Key steps to narrow the ad agency candidate field for review after the first round “long list” selection
In part one, Taking Your Business To the Next Level? , we covered readiness and knowing your priorities and the right time to hire an ad agency. In Part two, Choosing the Right Ad Agency we looked at: identifying your needs and asking the right questions. It also touched on familiarization with various types of ad agencies, their location and setting a budget (the long list). This installment identities the steps are required to narrow the list which is integral to choosing the right agency with marketing goals prepared.
A next step to shortening ad agency candidate list is formal engagement by sending an emails to each of the principals explaining the search and interest in setting up a formal appointment.
First contact with the ad agency
- If the email of the principal or managing partner is not on the website, call the agency and ask for it. The worst, most impersonal thing in the world is to send such a request to “contact” or “info” or “new business”. Personally, I would not trust an agency that did not have a name with an email.
- Be as specific as you can in the email. Not that you have to reveal your budget right away, but something along the lines of “Dear Joe, I’m Charlie, CEO of Outstanding Widgets LLC. We manufacture widgets for use in the car industry. We are in the process of looking for our first agency (or our next agency, the one which will help us grow to whatever…) and I would like to make an appointment with you to see the agency. Right now, we are in a preliminary search mode, so we are not asking for anything more complex than a meet-and-greet and perhaps a brief credentials presentation. What date would work next week?”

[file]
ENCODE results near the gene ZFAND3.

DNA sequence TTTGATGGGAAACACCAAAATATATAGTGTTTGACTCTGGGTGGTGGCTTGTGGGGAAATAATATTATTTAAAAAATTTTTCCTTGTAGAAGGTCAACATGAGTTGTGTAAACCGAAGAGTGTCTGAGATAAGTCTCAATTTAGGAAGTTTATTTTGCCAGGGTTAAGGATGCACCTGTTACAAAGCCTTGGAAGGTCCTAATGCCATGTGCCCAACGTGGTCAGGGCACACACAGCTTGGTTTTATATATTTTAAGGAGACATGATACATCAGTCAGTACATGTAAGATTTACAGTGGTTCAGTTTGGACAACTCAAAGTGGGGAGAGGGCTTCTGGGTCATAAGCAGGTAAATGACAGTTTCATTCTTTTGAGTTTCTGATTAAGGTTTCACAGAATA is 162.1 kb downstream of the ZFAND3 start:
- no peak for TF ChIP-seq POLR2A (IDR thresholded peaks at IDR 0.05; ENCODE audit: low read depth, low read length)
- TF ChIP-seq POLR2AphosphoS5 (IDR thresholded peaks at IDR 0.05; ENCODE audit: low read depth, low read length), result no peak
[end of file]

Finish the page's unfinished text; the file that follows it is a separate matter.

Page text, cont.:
An evaluation checklist.
Before you visit the agencies you should have an evaluation checklist:
- Agency principals – When hiring a small agency, you are not hiring “an agency”, you are hiring the principals of the agency, their talent and ability to move your business forward.
- Experience/seniority (not necessarily category experience)
- Area of expertise
- References (suppliers, previous clients)
- Formal list of their clients
- Where would your account fall?
- What specific industry tools or research do they buy or are subscribed to?
- How is the chemistry?
One interesting aspect of our business is its huge insecurity. Agencies seem desperate to prove that they deserve your business. As a result, many trot out this “experience” in your field. Honestly, unless you are in a field where there are many specific rules and regulations (e.g., the pharma industry) that would take a long time to explain to the agency, most of the times this “experience” will lead to (1) Arrogance (we know more than you) and (2) cliché campaigns (this is the way everyone in your industry does it).
Rather focus on whether the agency has a solid understanding of consumers in that category, the decision-making process and how to persuade these consumers. Because, ultimately, you would want your advertising to differentiate you from others in the category and persuade consumers to use your widgets.
Re-visit the ad agency long list
Don’t send an Request for proposal (RFP). For small or medium sized agencies, RFP’s are killers. They take hours and hours to fill out and, most of the time, the information is not really used to make a decision.
Actually, if you want to get the best service ever, do this, send them a note saying that you are NOT sending an RFP out of consideration for the value of their time. They will love you at the agency.
Here’s what you should request for that visit:
- Meet the actual people who will be working on your account. Apart from all the formal requirements, if the chemistry is right, it is right, if it is wrong, you are not going to be happy. Also, you want to know whether you will be getting the “A”, “B” or “Z” team.The team you get will be a function of three things: